Britain Will Seek Just Solution for Palestine Despite Terror, Attlee Tells Parliament
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Britain Will Seek Just Solution for Palestine Despite Terror, Attlee Tells Parliament

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The British Government “will not be diverted by acts of violence in the search for a just and final solution of the Palestine problem,” Prime Minister Clement Attlee stated today in Parliament, reporting on the bombing of the King David Hotel in Jerusalem where the secretariat of the Palestine Government and the British military headquarters were housed.

He said that 93 persons have been killed or are still listed as missing in the ruins of the hotel wing. The latest figures of casualties, he declared, are 41 known to be dead, 52 missing, and 53 injured.

“Of the outrages in Palestine — and they have been many and horrible during the last months — this is the worst,” the Prime Minister told the House of Commons. He announced that Sir Alan Cunningham, High Commissioner for Palestine, who yesterday conferred twice with the British Cabinet on measures to combat terrorism in Palestine, left for Jerusalem.

Outlining the immediate British policy with regard to Palestine. Prime Minister Attlee said: “As the House knows, His Majesty’s Government is momentarily in consultation with the government of the United States with a view of arriving at proposals for a just settlement of the Palestine problem. These proposals will be placed before the representatives of both the Arabs and the Jews.”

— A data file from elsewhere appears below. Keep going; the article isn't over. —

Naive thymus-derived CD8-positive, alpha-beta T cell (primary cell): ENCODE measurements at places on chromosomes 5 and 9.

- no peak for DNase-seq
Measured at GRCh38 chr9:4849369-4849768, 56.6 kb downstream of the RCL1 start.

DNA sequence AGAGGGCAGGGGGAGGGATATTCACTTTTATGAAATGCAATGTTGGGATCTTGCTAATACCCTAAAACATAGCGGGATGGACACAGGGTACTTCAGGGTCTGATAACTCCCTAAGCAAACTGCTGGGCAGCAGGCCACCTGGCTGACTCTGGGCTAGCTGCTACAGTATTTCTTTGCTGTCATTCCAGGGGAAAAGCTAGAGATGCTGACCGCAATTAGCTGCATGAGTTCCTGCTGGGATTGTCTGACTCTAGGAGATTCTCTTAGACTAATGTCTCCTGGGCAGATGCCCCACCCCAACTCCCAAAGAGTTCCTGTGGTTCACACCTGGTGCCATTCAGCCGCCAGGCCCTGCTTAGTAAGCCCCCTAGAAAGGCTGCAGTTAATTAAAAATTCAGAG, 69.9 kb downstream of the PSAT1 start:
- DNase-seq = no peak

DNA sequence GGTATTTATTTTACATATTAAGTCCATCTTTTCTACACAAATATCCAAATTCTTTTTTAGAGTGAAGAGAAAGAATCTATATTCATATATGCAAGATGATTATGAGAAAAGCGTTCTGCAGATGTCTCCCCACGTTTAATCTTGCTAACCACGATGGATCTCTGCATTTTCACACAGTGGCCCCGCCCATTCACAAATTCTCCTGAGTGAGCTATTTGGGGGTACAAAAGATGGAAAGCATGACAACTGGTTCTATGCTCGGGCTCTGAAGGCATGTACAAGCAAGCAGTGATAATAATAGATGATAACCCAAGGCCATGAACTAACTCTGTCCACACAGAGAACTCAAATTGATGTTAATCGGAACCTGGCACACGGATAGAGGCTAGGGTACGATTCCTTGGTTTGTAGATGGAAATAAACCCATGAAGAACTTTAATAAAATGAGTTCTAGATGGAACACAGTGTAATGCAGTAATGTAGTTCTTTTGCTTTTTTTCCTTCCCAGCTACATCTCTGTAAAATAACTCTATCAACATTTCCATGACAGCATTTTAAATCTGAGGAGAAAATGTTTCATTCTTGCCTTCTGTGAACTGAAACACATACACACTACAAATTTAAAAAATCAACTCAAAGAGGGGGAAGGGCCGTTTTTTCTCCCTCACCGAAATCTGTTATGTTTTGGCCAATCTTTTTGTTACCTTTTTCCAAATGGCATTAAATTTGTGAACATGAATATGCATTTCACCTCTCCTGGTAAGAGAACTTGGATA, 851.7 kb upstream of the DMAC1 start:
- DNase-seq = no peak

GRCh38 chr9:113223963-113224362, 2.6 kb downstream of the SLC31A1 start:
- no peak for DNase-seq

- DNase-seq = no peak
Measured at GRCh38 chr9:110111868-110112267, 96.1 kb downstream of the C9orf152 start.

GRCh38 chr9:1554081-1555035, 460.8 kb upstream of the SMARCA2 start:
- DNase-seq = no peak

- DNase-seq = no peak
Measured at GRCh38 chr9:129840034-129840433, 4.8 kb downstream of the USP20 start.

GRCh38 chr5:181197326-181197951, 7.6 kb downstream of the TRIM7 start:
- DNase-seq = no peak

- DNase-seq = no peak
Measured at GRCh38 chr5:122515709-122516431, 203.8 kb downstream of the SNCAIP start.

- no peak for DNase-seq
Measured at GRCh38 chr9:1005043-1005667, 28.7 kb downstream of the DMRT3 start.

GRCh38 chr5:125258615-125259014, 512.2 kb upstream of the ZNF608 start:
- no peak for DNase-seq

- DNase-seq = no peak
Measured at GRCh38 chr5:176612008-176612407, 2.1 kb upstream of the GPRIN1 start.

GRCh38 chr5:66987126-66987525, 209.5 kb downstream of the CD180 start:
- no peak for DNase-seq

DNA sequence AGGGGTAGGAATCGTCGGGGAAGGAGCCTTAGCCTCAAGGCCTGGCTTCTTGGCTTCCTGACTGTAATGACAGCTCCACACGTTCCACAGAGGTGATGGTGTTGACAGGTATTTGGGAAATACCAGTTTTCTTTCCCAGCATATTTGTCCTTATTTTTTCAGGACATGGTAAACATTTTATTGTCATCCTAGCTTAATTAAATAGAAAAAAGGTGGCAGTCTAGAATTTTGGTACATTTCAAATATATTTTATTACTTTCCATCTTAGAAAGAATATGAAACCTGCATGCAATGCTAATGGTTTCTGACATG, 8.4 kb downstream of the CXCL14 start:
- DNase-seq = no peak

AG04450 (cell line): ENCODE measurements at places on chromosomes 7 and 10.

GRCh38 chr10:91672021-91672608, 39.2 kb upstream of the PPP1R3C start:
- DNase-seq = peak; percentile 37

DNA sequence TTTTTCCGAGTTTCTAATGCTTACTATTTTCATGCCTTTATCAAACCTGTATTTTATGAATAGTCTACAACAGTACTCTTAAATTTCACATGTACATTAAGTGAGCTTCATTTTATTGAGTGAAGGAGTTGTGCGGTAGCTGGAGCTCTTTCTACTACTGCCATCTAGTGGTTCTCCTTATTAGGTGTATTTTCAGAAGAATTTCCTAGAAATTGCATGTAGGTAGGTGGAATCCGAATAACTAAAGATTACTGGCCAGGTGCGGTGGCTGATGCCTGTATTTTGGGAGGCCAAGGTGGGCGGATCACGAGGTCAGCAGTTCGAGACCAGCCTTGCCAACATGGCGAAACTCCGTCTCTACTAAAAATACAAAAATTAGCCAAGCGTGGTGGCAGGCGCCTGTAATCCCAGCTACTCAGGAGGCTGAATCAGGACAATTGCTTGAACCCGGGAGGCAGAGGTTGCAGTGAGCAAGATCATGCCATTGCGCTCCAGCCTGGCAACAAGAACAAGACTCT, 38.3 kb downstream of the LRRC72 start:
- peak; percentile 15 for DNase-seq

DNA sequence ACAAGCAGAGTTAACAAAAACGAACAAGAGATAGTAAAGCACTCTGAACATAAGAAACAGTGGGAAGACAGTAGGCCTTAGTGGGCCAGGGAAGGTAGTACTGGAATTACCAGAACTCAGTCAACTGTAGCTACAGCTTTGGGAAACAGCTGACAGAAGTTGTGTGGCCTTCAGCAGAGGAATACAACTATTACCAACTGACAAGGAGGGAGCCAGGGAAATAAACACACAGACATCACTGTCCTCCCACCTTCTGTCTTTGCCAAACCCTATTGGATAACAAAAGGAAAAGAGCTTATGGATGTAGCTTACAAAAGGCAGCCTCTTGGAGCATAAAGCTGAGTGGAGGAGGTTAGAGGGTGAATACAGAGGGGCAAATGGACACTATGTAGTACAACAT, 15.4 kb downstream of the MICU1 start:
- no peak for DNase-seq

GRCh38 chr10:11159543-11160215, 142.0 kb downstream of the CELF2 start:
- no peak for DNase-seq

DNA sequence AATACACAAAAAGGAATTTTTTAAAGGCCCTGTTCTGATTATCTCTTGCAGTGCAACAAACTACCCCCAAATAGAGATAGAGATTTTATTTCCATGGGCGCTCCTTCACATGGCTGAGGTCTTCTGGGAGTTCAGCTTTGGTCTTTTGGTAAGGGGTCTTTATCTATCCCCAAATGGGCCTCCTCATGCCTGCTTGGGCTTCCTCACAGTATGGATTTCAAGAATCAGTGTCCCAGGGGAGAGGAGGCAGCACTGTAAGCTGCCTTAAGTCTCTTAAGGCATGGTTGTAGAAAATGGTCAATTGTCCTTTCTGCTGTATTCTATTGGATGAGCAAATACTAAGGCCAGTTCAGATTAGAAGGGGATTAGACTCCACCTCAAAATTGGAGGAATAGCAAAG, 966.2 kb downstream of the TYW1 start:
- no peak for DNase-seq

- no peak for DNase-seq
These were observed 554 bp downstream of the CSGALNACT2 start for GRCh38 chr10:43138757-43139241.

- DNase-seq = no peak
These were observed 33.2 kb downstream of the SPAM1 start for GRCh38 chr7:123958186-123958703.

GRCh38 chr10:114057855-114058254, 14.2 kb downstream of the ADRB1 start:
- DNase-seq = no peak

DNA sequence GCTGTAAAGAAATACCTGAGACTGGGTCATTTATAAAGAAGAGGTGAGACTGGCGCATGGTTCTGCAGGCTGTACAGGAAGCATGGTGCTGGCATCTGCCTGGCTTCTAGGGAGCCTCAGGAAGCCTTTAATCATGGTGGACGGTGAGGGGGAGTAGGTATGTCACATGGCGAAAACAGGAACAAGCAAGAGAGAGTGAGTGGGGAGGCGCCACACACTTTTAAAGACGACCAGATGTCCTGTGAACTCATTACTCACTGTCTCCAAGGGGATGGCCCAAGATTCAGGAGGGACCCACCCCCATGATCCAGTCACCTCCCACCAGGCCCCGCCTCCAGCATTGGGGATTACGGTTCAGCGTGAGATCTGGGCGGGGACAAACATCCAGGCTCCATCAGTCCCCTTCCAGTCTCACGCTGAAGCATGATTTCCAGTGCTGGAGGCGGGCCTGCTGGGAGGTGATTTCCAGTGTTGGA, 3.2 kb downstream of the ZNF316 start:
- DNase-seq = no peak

Anthony Eden asked the Prime Minister for an assurance that the government will take every measure possible to suppress terrorism in Palestine and will provide local authorities with any sanction needed to prevent the recurrence of terrorist acts. Attlee replied: “Certainly. You realize that I am awaiting a full report from the High Commissioner.”

The Prime Minister also told Parliament that he would consider calling upon Jewish leaders in Britain, including Zionist leaders, to condemn publicly the outrages in Palestine and to pledge loyal support of government steps to prevent repetition of such acts.

Samuel S. Silverman, Laborite, pointed out that the continued detention of Jewish leaders inevitably leaves the field free for others in Palestine. Attlee replied: “Mr. Silverman does injustice to the members of the Jewish Agency by suggesting that the arrests included the whole responsible leadership today. This is quite untrue.”

Later Attlee’s statement was read in the House of Lords where Lord Cranborne, speaking for the Conservatives, and Lord Perth, for the Liberals, expressed their parties’ sympathy for the relatives of the victims. Lord Reading strongly condemned the outrage but warned the British people to pause and reflect before they indulged in universal condemnation of the Jews.

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